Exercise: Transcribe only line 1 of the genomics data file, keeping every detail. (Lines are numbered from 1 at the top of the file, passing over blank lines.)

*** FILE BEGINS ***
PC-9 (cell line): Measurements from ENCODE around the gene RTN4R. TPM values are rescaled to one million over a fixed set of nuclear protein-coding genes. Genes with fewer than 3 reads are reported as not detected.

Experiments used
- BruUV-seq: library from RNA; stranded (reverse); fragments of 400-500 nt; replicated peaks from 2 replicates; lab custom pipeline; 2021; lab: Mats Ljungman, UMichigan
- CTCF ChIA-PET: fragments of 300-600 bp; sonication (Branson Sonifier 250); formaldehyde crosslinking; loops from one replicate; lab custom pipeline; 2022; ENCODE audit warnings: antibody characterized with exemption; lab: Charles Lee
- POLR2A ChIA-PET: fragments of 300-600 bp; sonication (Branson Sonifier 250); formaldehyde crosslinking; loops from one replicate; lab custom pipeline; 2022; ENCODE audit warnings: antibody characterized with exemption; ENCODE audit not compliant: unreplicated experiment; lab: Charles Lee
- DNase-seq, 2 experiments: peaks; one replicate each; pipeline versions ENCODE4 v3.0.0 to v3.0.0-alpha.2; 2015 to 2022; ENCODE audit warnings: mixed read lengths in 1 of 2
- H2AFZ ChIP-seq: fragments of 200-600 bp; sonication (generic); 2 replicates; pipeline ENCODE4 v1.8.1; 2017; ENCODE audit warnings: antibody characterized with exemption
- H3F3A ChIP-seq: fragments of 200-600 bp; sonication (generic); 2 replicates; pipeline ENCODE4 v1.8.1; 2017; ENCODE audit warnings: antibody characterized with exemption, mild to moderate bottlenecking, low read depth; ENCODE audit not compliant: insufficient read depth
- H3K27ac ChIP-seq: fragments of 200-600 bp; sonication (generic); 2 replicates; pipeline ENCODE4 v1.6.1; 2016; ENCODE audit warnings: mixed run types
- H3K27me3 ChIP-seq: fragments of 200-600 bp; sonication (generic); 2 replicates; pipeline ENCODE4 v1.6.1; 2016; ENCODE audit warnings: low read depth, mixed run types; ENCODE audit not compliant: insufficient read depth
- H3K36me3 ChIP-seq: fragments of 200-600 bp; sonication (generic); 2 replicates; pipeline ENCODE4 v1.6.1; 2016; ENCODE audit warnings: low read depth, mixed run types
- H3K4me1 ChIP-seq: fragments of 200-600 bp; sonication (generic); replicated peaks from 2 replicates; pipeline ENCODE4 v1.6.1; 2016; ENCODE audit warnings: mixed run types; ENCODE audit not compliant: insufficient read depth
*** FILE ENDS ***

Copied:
PC-9 (cell line): Measurements from ENCODE around the gene RTN4R. TPM values are rescaled to one million over a fixed set of nuclear protein-coding genes. Genes with fewer than 3 reads are reported as not detected.